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Media contact: Byron Belitsos

November 1, 2003


New book rehabilitates the embattled placebo effect by systematically linking
the history of medicinal use of placebos to religious claims for faith-healing.

Historic conference at the National Institutes of Health launches
comprehensive research of the placebo effect at the Federal level.

Currently under attack by scientific reductionists, the centuries-old belief in self-healing through the mind is being rehabilitated--thanks to a new book on placebos for the intelligent layperson, and thanks to new initiatives by broad-minded scientists at the National Center for Complementary and Alternative Medicine (NCCAM), a division of the prestigious National Institutes of Health (NIH).

Since the time of Hippocrates, the effectiveness of placebos has been a cardinal belief of physicians--as well as people of faith. But international controversy broke out in March 2001 when a widely reported international study that sought to disprove the existence of the placebo effect was published by the New England Journal of Medicine. (See summary at

In response to those who would debunk placebos, the author of Faith and the Placebo Effect: An Argument for Self-healing (Origin Press: October 2001), Lolette Kuby Ph.D., responds by debunking materialistic narrowness and by establishing the placebo effect and faith-healing on a universal platform that links science and religion.

A similar attitude toward placebos is being struck by scientific researchers committed to "complemetary and alternative medicine" at the NIH: "As a Center that emphasizes clinical research, NCCAM needs to understand the placebo," said Stephen E. Straus, M.D., Director of NCCAM at the national conference convened by over a dozen divisions of the NIH held in November 2000. "There are numerous aspects to tackle with regard to the cultural, social and genetic factors associated with placebo effects . . . and questions about optimal clinical study designs to account for their confounding effects." (More information is available at and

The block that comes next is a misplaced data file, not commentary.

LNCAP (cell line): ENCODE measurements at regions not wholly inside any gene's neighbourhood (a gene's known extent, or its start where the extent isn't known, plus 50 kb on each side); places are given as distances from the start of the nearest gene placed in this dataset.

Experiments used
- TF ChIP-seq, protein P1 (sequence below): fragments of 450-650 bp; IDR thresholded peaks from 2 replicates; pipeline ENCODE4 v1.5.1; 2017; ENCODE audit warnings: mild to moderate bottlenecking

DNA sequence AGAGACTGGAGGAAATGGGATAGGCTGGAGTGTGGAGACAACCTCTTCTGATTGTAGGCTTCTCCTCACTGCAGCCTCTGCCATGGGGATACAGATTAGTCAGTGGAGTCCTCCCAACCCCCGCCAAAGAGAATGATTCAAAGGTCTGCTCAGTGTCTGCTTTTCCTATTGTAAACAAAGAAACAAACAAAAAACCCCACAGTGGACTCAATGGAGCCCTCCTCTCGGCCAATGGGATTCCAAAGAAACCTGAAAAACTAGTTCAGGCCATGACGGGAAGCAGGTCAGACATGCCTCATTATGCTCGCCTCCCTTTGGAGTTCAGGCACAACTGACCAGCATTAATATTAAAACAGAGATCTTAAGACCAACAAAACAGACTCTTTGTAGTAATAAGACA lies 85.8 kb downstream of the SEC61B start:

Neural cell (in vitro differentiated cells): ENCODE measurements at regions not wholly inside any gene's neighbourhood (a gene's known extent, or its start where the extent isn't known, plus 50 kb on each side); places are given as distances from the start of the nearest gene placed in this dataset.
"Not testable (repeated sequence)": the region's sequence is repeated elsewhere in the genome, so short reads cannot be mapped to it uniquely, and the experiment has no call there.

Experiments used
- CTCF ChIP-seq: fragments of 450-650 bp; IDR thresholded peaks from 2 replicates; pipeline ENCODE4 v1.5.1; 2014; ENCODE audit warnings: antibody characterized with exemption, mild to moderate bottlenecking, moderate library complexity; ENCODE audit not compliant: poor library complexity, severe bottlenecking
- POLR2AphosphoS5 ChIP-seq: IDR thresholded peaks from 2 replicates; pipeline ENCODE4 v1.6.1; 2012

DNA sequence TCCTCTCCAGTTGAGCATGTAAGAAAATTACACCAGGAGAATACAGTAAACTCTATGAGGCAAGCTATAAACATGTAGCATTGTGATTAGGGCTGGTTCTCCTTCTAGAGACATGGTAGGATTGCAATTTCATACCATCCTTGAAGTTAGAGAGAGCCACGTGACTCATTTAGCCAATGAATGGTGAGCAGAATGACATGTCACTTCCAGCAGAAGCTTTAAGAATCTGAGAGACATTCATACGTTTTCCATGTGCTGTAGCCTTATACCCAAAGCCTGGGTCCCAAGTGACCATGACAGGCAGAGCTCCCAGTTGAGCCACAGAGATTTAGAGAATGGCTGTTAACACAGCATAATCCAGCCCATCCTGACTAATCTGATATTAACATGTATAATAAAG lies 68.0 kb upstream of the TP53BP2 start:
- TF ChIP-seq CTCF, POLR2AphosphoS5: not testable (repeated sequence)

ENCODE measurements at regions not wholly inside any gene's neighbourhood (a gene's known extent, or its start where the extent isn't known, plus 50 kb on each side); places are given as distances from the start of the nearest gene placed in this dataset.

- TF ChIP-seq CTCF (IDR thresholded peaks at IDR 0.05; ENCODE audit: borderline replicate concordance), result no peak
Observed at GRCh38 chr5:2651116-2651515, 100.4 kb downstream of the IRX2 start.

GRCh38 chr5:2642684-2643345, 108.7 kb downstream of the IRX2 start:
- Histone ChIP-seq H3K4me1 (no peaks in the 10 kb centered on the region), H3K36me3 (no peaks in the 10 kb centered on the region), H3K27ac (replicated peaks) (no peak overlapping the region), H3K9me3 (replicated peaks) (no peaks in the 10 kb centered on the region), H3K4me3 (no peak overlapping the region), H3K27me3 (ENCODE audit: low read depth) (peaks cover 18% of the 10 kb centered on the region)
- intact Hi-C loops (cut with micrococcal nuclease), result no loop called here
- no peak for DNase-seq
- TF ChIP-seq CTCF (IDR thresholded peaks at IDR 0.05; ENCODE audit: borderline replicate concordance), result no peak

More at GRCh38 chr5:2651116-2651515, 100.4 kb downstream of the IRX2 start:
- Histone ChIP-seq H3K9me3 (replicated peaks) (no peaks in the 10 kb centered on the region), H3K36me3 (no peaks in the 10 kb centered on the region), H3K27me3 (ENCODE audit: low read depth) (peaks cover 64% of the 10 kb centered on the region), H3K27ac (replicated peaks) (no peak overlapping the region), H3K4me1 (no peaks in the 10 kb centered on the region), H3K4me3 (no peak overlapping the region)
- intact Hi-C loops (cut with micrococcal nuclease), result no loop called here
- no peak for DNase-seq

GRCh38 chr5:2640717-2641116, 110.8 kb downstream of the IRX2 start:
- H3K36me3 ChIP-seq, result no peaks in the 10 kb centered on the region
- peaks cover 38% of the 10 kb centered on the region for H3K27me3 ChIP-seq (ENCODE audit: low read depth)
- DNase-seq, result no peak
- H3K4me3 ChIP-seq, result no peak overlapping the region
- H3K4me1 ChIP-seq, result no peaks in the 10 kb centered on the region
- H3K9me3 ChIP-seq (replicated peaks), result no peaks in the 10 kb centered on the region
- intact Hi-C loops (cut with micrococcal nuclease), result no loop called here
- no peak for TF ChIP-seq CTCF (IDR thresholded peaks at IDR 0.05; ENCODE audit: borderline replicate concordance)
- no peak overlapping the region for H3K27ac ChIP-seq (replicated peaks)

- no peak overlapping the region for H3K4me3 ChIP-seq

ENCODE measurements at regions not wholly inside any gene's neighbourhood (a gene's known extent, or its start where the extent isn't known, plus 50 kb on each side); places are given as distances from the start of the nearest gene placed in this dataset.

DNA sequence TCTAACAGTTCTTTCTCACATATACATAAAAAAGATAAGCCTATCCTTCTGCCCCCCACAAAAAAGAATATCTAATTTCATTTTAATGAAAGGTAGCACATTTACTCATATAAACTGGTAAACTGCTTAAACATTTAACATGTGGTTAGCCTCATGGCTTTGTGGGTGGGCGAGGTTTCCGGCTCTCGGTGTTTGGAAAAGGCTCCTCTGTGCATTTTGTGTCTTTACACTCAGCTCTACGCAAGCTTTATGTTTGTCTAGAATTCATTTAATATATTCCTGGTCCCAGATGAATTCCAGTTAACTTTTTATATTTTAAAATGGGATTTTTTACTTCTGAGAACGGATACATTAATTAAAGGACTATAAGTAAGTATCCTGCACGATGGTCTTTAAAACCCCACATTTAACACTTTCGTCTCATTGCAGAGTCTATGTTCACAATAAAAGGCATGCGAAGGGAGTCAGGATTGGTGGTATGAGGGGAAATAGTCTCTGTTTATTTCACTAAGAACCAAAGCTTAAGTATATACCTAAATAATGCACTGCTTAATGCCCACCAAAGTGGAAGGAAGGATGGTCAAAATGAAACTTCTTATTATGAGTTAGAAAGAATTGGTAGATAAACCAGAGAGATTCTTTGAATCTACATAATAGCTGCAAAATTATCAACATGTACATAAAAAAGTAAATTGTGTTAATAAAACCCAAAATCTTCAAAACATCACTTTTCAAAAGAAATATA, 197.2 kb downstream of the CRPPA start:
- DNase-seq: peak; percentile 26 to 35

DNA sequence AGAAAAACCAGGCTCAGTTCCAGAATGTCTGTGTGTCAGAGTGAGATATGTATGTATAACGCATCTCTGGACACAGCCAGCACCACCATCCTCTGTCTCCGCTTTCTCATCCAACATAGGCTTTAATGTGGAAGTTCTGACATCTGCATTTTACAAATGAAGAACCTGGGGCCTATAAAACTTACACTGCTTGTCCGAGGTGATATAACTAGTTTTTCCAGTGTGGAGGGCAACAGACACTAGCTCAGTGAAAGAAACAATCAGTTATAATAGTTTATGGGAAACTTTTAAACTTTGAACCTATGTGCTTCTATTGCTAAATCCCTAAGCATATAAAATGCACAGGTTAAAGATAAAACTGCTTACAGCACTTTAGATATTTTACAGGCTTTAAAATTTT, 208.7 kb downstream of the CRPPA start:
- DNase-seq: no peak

More recently, the NCCAM has stated at its website: "Placebos and the placebo effect [are] a broad area of mind-body medicine with many potential health applications. NCCAM co-released three research initiatives on this topic in late 2001. One NCCAM grantee is studying in depth the brain's system that releases natural painkillers, including during the placebo response."

By contrast, the New England Journal of Medicine study used an arcane "meta-data analysis" methodology to supposedly disprove the existence of placebos. But those trying to rehabilitate the placebo are turning to other methods of data analysis--including the data of interdisciplinary analysis, the data of common sense, and historical medical data gathered from centuries of observation.

Author Lolette Kuby also presents the prima facie data of her own experience of healing breast cancer through faith. Additionally, Faith and the Placebo Effect explores the psychological, historical, anthropological, political and historical features of the placebo question--while for the first time thoroughly linking placebos with what is known about faith healing and healing through the mind.

What has been needed is a fresh approach to this complex subject that goes beyond mere religious claims, anecdotes, folklore, and medical tradition. Kuby supplies this in a non-sectarian approach that amply fills in missing dimensions in the discussion.

The NIH's new interdisciplinary inquiry into the placebo effect may provide the scientific analysis that is needed to complement Kuby's more wide-ranging argument. And Faith and the Placebo Effect is coming to the attention of such scientists. Marilyn Schlitz, director of research at the Institute of Noetic Sciences, was moved to write that she found this book "inspirational. . . I am convinced that the mind has capacities only glimpsed by our dominant worldview." Dr. Larry Dossey called her book "clear, compelling, and insightful".

If the recent study in the New England Journal of Medicine represents the dominant worldview, it sets a stark background against which to consider the question of placebos. Lolette Kuby, Ph.D. accomplishes this reconsideration with a concise, radical, and comprehensive argument for self-healing through the mind.

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